A TECHNIQUE DRIVEN Blog dedicated to mastery of surface design techniques. First we dye, overdye, paint, stitch, resist, tie, fold, silk screen, stamp, thermofax, batik, bejewel, stretch, shrink, sprinkle, Smooch, fuse, slice, dice, AND then we set it on fire using a variety of heat tools.
Cotton, the most commonly used fabric for quilters, is not the easiest material to dye using natural dyes. Results are subtle and the process is complicated, and relatively little information can be found on the web about dyeing of cotton. So, we need some preparations to make before we can get started.
These are the materials we need this month:
• 100% Cotton, pieces of 25 x 50 cm (10 x 20 inches)
• Round wood or iron poles of 20 cm (7,5 inch). You can cut a broomstick or dowel in pieces. A thick branch will do too.
• Cotton yarn for binding
• Iron (II) sulfate
• Soda ash
• Soy milk or Alum
• Boiler/Kettle/pot (one dedicated for art use!)
• Vinyl Gloves
The most difficult to obtain might be the iron (II) sulfate. In the Netherlands we have a moss-remover for the garden which consists of 95% iron (II) sulfate, called 'Tegen mos'. But not all moss-removers are iron sulfate so please check the label. In case you really can't find it, try to make your own iron-water by soaking old rusty iron pieces (or ferruginous fossils) in a plain water bath.
Works more or less, but I prefer the iron (II) sulfate powder of which you only need a teaspoon per session.
The Soy milk can be bought ready made, but can also be made yourself, here you will find a perfect recipe:
That was a very exciting month of Using silk screens, thank you Maggi Birchenough!!!
A new month arrived so we start with a new topic: Ecoprint on cotton. Ecoprint in 'printing leafs on fabric with help of a mordant'.
There are many tutorials on the web for ecoprint on wool or silk, the easier fiber to print on.
But, I find a special challenge in printing on cotton, not the least because I love to use these in artquilts or pojagi, so let's see where this month of experimenting will bring us!
I will post monday, wednesday and friday. And will share all I discovered, the good and the less-good ;-). Above all, will try to keep it as environmental friendly as possible.
Welcome to join me this month!
PS. I am dutch so please excuse me on forehand if english is not correct. And there might be a difference in trees and plants between our countries. Still, we have quite a few in common as well ;-) being the hardest part to find the english word for it. You can help me out if you know a more common name in the comments!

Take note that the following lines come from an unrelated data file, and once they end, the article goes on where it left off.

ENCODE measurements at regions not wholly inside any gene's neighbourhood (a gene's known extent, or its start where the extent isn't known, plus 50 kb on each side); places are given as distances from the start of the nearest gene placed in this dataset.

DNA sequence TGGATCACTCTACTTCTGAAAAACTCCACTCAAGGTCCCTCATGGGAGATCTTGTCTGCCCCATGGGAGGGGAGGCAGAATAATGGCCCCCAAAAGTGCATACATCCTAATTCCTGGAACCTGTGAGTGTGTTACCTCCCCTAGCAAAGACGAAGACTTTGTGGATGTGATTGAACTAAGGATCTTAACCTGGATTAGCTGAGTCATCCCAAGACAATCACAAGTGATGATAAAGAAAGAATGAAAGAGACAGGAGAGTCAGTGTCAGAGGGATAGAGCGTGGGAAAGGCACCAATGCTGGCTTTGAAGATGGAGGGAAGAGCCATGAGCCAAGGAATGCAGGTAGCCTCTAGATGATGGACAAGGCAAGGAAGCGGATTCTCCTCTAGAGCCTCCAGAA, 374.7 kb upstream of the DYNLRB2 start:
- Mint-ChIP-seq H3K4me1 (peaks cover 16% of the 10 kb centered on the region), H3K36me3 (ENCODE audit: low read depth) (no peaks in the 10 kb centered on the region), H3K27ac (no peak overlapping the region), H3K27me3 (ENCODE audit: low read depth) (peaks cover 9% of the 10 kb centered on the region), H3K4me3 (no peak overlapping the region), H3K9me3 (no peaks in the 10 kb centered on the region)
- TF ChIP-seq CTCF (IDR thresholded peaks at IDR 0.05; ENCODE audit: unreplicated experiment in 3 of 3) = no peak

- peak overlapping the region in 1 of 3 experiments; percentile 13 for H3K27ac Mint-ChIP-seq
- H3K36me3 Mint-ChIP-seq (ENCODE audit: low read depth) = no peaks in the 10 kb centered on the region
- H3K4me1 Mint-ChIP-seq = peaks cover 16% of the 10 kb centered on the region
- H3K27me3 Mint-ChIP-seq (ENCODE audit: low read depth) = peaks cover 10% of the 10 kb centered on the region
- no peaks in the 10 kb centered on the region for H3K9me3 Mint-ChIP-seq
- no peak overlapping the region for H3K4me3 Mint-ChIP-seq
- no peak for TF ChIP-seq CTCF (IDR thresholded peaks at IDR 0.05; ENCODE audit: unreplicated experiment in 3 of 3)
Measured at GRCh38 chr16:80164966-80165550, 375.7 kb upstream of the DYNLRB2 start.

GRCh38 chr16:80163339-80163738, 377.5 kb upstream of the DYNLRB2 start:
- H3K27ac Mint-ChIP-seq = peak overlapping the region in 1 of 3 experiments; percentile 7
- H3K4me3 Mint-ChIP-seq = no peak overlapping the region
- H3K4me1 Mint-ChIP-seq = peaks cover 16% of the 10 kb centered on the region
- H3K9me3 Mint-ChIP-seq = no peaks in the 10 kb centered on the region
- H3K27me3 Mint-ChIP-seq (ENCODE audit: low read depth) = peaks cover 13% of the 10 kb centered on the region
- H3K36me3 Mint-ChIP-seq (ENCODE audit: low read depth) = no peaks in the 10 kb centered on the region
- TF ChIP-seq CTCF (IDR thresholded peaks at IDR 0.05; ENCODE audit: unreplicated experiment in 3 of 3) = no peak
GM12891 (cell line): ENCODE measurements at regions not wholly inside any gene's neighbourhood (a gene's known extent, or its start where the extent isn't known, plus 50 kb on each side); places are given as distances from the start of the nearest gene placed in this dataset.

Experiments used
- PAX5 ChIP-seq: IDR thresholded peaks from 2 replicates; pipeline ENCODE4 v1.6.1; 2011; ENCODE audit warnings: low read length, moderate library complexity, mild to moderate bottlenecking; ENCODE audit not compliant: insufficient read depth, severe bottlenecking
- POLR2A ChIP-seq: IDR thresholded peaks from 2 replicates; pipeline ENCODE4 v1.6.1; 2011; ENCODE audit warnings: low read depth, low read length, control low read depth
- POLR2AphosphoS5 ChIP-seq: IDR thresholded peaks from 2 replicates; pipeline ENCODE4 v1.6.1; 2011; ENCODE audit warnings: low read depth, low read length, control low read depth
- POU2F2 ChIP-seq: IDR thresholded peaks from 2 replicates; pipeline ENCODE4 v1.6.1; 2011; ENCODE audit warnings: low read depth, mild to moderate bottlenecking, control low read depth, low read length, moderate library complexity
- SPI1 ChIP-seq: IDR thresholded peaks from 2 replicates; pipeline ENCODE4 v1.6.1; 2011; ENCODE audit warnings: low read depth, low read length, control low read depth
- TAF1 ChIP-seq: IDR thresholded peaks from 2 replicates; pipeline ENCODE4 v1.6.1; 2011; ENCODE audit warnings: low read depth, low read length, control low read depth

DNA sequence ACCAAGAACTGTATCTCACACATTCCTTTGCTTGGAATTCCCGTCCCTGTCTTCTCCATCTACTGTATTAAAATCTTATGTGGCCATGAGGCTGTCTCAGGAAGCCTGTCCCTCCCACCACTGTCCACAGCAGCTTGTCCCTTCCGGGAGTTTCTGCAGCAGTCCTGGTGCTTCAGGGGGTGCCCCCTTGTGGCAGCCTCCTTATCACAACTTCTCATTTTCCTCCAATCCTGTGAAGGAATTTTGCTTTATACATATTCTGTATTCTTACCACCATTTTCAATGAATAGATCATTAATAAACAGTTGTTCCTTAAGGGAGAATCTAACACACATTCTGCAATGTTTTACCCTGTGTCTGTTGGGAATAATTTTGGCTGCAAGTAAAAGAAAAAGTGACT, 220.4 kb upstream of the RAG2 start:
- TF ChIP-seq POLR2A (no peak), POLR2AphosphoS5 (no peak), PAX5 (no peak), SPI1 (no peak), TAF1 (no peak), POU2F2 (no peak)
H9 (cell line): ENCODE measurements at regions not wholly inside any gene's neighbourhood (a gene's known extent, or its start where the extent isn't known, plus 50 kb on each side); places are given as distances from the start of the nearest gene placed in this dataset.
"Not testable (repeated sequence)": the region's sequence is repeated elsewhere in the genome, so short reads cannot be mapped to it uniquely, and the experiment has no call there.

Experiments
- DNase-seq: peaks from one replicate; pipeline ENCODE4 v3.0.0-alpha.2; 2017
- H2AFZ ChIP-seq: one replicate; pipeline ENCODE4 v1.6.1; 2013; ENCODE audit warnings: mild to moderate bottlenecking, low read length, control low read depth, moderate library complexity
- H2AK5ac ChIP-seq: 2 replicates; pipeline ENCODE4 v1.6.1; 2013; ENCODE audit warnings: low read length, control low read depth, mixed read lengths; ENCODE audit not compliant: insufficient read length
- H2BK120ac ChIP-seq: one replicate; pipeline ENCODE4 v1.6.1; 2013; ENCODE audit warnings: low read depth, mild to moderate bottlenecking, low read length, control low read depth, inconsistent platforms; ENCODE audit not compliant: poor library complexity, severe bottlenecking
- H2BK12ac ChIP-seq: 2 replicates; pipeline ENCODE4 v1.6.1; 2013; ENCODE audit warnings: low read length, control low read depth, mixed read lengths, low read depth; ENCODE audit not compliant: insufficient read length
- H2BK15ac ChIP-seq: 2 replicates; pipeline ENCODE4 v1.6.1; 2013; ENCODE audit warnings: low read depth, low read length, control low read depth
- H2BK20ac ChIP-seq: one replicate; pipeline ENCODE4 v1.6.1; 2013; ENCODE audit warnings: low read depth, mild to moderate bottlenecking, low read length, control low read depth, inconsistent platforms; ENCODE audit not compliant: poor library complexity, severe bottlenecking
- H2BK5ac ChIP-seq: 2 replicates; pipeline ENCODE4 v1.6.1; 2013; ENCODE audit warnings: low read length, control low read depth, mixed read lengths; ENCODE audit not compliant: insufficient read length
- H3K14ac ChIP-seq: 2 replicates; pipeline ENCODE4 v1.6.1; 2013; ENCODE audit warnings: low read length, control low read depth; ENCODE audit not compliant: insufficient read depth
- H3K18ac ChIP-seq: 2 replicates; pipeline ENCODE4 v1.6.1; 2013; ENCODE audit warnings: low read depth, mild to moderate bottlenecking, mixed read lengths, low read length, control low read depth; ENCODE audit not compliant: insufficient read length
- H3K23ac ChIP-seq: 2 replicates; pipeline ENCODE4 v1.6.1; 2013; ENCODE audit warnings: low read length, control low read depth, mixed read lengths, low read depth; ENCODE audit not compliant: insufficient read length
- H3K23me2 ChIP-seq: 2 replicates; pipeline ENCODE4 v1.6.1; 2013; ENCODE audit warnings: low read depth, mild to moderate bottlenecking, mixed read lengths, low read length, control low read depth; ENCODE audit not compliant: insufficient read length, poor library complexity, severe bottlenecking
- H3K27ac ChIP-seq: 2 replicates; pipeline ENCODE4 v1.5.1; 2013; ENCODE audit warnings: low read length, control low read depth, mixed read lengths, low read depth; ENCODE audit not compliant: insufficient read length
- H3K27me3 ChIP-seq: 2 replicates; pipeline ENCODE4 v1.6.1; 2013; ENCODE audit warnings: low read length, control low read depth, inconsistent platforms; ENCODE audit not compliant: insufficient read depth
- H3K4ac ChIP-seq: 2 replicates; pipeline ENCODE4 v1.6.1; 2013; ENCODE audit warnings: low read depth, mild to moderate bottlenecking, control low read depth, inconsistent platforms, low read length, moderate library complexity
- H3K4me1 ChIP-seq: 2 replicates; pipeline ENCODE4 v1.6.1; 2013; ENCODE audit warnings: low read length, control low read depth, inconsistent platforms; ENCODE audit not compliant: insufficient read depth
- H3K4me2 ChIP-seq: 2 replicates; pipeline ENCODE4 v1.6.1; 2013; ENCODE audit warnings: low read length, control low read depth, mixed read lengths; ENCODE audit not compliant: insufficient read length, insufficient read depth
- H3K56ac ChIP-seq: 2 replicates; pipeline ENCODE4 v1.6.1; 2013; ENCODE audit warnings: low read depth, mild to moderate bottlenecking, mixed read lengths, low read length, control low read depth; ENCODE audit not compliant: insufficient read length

If you've stayed with me during the whole of the month, thank you. I hope that you've found something to inspire you to experiment with. For my last post I am going to look at using glue to create a design for screening. It's basically exactly the same as using soy wax but using cheap glue that is readily available.
The best glue to use is a basic craft glue, the kind that children might use. This is the kind that I used
And this is my selection of tools for making the first screen.
The first thing is to put some glue into the tray. As you can see, you don't need much.
Dip one of your mark making tools into the glue ...
... and then lay it on the bottom of the screen to transfer the glue
Do this printing with several of your tools to make a composition that you are happy with.
Old credit cards can be good mark making tools.
Let the glue dry completely before using the screen to print with.
Dried screen, ready for printing.
Print your fabric as normal using thickened dye. This is the fabric partially printed.
And ready for batching.
After washout. And a reminder that I need to make a stronger solution of charcoal!
One thing that I did discover is that glue screens disintegrate quite quickly. I used the screen to do a second piece of silk and you can see that not much of the design was left.
After washout there really wasn't much there at all.
I had intended to do an interfacing screen with glue but the glue glooped all over the place and so I had to revert to a couple of old screens that I had made while I was in Linda Maynard's class. These were made in the same way as the soy wax ones. Put the glue onto the interfacing in whatever design you like and then, when the glue is dry, give the whole piece of interfacing at least two coats of household emulsion, allowing each coat to dry before painting the next. When everything is dry, wash the interfacing in hot water to remove the glue. It's a good idea to let it soak for about 10 minutes before you start rubbing.
This was made by writing freely on the interfacing with the glue.
And this was just using the glue bottle to take a line for a walk.
The writing has completely disintegrated and so the screen only printed a texture and the more geometric design had also become far less clear than when I first made it.
Not something that cannot be worked on further but a good lesson in how ephemeral the glue screens are compared to those made with soy wax.
Once again, thank you for staying with me. I've had fun doing the posts and it's made me far more aware of the need for taking process photos. I also have a good stash of newly printed fabric to work with. I hope too that I've answered all the questions that came through in the comments. I have appreciated the supportive comments too and, although I haven't answered each one, I can assure you that I have read them. If you have any queries, feel free to email me.